Friday, March 13, 2009

Taiwan teaching stories: My favorite student

This was my best student ever, a KTV girl. It was a Lilly student of course.

On the first day, her friend, tall, confident, worldly and apparently a waterbed saleswoman, came to translate, after that it was just the two of us and the fifty or so words we had in common.

Three afternoons a week at three o’clock, I came to the apartment and rang the doorbell for five minutes to wake her up; she came to the door in a towel, and then took a shower while I sat on the sofa. After a while, I could recreate her perfectly from just the sound of the water bouncing off her body.

Then she would emerge in a skin tight pair of pink shorts and a little t-shirt clearly thinking wrongly she was dressed for class and I was a professional.

During class, she chain-smoked – in fact, I bought her cigarettes because it was relief from having to smell her freshly washed hair, and remind myself of where she just come out of.

She tried very hard, handicapped by a hangover and the thudding in her head of loud Taiwanese men barking her instructions to drink and remove clothing. She also made the complaint ‘hao rhr’ every 10 minutes and I taught her ‘yes, it is hot’.

I told myself that my glances at her were fleeting, yet I could create a perfect life size model of her with those momentary snatches.

Over the weeks we communicated with her electronic dictionary. She was as convinced of her stupidity as she was the state of the weather – “Wo hen ben” – she said every five minutes and I would reply ‘no you are not stupid’ while thinking, she was right on that one, and God that was attractive.

I thought of the moral dilemma: What is a man supposed to if he was stuck in a room with a pile of money and nobody else was around? Then again, I was worried I would lose the student when I really needed the money.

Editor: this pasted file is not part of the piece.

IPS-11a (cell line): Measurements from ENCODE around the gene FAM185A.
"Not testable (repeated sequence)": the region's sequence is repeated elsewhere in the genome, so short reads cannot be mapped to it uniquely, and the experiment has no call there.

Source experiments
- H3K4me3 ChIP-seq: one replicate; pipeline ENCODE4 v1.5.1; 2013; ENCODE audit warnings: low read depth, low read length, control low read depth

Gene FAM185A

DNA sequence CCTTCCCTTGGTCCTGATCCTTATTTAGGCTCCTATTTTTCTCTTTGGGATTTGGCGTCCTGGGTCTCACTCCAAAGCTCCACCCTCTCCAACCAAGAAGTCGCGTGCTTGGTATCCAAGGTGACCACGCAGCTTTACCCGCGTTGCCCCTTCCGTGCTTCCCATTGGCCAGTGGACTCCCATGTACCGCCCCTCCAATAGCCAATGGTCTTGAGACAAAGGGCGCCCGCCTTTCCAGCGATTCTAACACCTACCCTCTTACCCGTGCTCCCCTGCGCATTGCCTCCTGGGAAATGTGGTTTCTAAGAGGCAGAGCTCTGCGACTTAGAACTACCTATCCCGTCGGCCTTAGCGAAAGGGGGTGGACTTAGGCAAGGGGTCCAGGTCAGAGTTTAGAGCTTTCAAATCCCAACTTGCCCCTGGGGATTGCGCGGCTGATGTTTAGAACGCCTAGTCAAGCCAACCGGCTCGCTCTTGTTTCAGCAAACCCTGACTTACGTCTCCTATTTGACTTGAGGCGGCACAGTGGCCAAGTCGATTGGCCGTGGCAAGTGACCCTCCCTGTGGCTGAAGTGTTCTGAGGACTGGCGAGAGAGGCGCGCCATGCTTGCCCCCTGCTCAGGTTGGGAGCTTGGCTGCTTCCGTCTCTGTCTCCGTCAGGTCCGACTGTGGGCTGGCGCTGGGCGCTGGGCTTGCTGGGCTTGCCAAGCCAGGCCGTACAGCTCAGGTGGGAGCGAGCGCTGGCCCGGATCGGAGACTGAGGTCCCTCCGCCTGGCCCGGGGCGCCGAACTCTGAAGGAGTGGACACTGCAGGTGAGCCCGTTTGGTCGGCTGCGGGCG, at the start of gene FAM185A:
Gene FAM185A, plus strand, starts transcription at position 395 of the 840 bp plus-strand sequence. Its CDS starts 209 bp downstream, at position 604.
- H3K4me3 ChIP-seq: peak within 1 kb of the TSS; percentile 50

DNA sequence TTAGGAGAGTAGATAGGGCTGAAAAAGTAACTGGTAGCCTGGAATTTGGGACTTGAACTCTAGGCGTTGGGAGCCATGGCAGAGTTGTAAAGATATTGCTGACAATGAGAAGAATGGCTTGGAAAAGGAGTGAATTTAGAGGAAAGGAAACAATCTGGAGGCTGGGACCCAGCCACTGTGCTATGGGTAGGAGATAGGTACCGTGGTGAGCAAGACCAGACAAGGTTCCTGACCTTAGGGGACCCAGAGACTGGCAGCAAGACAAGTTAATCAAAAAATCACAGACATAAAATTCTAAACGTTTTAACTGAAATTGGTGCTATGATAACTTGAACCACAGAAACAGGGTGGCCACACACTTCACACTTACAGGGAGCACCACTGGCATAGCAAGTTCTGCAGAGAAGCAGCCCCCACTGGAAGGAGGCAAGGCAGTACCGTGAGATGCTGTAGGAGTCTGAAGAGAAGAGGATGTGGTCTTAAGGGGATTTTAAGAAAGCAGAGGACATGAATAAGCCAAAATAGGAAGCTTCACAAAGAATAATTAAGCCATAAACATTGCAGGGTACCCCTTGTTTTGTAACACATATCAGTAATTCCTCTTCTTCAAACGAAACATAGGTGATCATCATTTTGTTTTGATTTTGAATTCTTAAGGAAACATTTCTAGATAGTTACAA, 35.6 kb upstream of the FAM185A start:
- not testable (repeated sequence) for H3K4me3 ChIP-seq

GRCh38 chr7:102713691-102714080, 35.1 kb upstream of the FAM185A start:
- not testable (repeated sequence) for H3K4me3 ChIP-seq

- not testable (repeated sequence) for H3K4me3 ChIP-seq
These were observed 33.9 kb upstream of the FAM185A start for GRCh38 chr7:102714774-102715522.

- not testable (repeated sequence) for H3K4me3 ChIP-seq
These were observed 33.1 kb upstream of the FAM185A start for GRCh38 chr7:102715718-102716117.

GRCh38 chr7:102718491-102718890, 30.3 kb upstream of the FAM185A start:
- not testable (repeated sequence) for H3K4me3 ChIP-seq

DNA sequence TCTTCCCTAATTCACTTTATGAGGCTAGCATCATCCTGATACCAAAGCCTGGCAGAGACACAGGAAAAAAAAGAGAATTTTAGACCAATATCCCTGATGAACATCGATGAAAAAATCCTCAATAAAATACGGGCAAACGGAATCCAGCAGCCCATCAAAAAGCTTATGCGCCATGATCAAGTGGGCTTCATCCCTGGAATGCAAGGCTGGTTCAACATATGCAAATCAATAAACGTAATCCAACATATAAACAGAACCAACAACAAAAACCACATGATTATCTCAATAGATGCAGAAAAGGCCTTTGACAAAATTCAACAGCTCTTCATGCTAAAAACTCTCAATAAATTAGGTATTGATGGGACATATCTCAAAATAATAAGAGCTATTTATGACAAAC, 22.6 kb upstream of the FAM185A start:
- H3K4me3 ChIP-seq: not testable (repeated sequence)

I was sure she was thinking like me: ‘we are but two people deserted on a desert island and we have no choice but make a pact out of necessity to make love and say nothing when we are rescued’. Then again, maybe, she thought she was having an English lesson, not wrestling to find a solution to an extraordinary complicated circumstance.

I had convinced myself that it would be normal to conduct the class naked. Her thin and figure-hugging clothes wound me up like the silk scarf or the carefully placed camera angle on your favorite actress’s nude scene, that leaves you throwing that DVD at the wall feeling cheated.

This turning over of possibilities and desires accelerated as the class proceeded…In the final five minutes, I was sure it was okay to ask…Once outside the door, I told himself it was better that way, and commended myself on my self-control.

I was put out of my misery after about a month. After ringing the doorbell for longer than usual another girl answered the door. “Ne shir wo di 3:00 ma (Are you my 3:00 o’clock?)” she asked.

I didn't understand. “Where is Angel?” I asked. Girls who worked in these places always called themselves ‘Angel’ - Nobody could say the Taiwanese didn’t have an ironic sense of humor.

“Shei (Who?)”

“Angel, I teach her at 3:00.”

He heard a noise from inside and the girl answered, “No. Here.”

I hesitated for a moment wanting to get to the bottom of this mystery then accepted the fact the world wasn’t going to put itself right that afternoon and went on my way.

“Hey, what is san dien?” I asked with a flick up of the chin to Pierre that evening.

“Ah, SAN DIEN!” Pierre traced the tones with his fingers: a flat line for SAN and then down and up along a semi-circle for DIEN. “3 o’clock of course.”

“Shit,” I said trying to think about how much money I had in my wallet at that time - If I hadn’t missed out.

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